This classic espresso maker just needs water, coffee and a stovetop

Sometimes waiting in line for that perfect cuppa is worth it…but why not get a home coffee maker and be your own barista?

Whether you’re a soy-latte devotee or a simple double-double type, sip your morning coffee at home and forget balancing an un-eco disposable cup streetside or perched at a crowded café.

It’s easy with state-of-the-art machinery and options for the range of coffee lovers, from neophyte to connoisseur. So forgo that queue and find your inner barista.

Simple Coffee Makers

Low-tech equals high flavour with these deceivingly uncomplicated coffee makers. And easy on the pocketbook. Plus, these devices are portable. There’s no need to plug in – from campsite to hotel room.

If you’re not into fuss or muss, stick to this tried-and-true coffee-making territory.

Handpresso Wild Domepod, $145.00; Espresso Coffee Machines Co. (ECM)

Forget automatic. This lightweight, mobile espresso machine is fully manual, and it’s the world’s smallest.

The award-winning Danish design was inspired by the versatility of the Swiss army knife and this Leonardo da Vinci quote: “Simplicity is the ultimate sophistication.”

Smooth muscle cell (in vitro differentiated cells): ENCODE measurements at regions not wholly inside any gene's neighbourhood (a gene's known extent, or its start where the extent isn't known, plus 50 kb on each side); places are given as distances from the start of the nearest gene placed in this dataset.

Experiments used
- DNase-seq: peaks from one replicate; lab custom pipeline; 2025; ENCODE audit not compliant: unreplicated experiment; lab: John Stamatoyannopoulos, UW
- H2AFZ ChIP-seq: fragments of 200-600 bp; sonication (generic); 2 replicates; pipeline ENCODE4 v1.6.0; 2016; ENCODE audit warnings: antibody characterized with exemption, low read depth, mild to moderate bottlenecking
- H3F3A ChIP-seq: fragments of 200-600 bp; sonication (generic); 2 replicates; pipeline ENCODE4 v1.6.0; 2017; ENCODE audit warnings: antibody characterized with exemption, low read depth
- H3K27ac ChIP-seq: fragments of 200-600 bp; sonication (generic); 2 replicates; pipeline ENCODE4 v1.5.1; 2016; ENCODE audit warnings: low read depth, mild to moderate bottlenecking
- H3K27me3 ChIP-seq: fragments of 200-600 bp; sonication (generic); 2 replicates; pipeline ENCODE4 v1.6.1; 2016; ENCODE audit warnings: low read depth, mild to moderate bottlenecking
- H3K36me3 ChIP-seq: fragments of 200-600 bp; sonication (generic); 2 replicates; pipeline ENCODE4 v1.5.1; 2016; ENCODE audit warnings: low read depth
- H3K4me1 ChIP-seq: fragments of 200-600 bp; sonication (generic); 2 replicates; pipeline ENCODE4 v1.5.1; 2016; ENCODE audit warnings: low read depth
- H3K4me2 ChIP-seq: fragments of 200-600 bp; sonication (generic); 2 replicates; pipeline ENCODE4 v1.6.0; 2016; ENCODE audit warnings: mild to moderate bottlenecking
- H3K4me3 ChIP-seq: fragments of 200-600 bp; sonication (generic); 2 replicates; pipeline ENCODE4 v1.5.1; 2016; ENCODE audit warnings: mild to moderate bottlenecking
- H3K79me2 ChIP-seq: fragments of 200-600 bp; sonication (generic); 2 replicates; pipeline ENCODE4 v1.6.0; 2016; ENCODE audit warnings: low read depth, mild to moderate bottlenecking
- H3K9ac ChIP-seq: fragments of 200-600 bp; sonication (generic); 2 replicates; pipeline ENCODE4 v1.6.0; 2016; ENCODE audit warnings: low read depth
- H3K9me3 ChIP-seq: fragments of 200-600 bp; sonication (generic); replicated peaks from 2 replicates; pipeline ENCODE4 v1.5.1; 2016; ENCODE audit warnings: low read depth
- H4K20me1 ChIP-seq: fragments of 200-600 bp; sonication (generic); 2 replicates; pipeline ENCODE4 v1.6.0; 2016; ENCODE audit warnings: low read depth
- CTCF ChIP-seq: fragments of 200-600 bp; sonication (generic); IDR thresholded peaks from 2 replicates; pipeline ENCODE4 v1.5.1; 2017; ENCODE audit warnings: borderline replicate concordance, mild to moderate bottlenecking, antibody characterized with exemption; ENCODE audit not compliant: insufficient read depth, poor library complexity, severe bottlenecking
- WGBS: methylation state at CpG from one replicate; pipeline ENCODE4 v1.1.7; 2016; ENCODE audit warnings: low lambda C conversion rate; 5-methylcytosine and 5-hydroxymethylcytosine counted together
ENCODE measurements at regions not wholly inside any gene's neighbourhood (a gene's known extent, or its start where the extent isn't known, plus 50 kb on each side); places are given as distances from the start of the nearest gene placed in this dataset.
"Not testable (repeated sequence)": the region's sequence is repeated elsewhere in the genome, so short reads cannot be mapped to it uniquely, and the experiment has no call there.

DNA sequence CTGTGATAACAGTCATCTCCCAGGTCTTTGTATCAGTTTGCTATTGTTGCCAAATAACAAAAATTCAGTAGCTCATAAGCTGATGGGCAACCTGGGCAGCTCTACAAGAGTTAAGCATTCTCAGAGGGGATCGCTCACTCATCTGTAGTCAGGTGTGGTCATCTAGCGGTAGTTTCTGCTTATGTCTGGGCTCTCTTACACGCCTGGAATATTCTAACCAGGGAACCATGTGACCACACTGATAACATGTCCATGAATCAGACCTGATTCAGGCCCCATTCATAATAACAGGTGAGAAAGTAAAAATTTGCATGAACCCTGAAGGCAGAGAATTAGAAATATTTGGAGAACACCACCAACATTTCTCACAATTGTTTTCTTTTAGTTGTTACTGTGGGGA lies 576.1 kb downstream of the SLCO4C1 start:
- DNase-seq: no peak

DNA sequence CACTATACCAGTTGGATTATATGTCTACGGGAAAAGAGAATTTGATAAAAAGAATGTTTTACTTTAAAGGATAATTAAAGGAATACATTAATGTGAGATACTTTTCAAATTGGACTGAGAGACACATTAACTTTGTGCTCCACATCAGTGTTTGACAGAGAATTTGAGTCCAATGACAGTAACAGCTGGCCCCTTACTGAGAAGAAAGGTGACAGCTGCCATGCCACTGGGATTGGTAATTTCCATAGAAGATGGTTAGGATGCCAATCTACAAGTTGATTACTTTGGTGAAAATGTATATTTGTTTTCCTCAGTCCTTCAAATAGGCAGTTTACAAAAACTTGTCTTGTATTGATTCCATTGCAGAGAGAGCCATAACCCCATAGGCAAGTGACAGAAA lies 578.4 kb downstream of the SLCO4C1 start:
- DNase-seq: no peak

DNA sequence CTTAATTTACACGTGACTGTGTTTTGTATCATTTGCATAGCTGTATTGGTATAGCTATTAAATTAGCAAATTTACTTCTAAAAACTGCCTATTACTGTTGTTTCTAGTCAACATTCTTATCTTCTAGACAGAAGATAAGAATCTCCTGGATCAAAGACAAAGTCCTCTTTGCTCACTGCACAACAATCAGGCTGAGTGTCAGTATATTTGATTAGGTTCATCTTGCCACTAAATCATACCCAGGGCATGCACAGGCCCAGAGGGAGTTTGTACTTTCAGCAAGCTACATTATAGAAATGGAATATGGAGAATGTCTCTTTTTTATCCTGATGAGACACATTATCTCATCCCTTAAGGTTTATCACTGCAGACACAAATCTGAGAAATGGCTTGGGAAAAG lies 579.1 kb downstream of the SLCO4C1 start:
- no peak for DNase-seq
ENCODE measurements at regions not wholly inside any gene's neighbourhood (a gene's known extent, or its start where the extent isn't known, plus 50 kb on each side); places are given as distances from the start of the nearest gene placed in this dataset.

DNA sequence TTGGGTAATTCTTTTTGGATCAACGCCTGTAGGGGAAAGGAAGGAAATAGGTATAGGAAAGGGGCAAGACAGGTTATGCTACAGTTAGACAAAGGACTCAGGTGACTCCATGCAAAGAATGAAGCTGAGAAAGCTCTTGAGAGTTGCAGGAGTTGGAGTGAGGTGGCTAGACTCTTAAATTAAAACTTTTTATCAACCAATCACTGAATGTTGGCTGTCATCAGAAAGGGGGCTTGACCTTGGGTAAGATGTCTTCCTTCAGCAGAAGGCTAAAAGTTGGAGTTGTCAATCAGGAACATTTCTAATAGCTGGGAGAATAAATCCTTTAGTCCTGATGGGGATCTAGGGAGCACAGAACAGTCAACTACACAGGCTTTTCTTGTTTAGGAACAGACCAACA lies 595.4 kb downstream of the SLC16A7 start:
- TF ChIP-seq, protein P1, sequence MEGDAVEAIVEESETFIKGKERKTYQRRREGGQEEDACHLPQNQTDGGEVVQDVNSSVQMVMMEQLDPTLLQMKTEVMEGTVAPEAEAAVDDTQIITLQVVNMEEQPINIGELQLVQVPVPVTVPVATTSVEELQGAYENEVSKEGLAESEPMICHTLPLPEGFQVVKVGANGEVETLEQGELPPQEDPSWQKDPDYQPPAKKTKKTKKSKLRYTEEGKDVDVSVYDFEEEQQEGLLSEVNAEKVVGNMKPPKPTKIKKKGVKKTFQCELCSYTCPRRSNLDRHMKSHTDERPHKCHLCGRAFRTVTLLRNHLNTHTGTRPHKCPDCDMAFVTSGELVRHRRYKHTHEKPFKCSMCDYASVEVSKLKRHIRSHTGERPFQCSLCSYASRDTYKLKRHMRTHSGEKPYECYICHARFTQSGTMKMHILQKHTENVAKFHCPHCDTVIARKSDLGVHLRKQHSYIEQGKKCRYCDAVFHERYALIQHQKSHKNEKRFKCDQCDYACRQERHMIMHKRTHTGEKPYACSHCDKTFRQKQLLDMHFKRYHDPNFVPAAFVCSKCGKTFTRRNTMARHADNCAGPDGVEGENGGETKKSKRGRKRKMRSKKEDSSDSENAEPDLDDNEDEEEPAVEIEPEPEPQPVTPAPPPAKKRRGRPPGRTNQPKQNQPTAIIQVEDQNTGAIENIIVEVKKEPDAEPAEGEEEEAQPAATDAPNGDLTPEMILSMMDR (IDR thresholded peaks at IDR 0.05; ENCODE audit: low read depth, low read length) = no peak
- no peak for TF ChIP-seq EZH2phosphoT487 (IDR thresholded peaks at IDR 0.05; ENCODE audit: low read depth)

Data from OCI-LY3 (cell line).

Bialetti Moka Express 3-cup Stovetop Coffee Maker, $29.99; Sears

This macchinetta ("small machine") was first patented in 1933 by Alfonso Bialetti. His Italian company still makes the same Moka Express model today.

The classic aluminum espresso maker just needs water, ground coffee and a stovetop for traditional at-home Italian brew. 


Bodum Bean French Press, $39.00; Cookworks

French simplicity: a beaker, lid and plunger. C’est tout! The quintessential model is Bodum’s minimalist borosilicate glass design, now encased in a bevy of bright colours (from green to purple) to brighten your morning as you sip. And it’s spill-proof for those only half awake!


Espresso Machines and Other Powerful Coffee Makers

If you’re into plenty of power at your fingertips, today’s coffee landscape is laden with options. The push of a few buttons brings home a rich brew, whether you’re a double-double drip diva or on the cusp of barista-hood and want to practice the flourish of measuring, tamping and timing your espresso shots.

If espresso is your go-to coffee, choose a pump-driven machine, which forces highly pressurized water (ideally 10-plus bars of pressure) through the coffee grounds to extract that essential espresso essence (versus cheaper steam-driven machines’ low-pressure and too-hot extraction process).

Breville Programmable Espresso Maker with Integrated Burr Grinder; $699.99, Williams-Sonoma

If a pod or capsule seems a bit too easy, well, things just got even easier. Household automatic coffee machines feature espresso, cappuccino and frother settings on one central control panel for quick-use functionality. Grind, brew and froth without a second thought. Or, if you feel like putting some mano into your coffee, switch to the manual settings. 


grind-brew-3.jpgCuisinart Grind & Brew Thermal™ 10-Cup Automatic Coffeemaker, $169.99 to $209.99; The Bay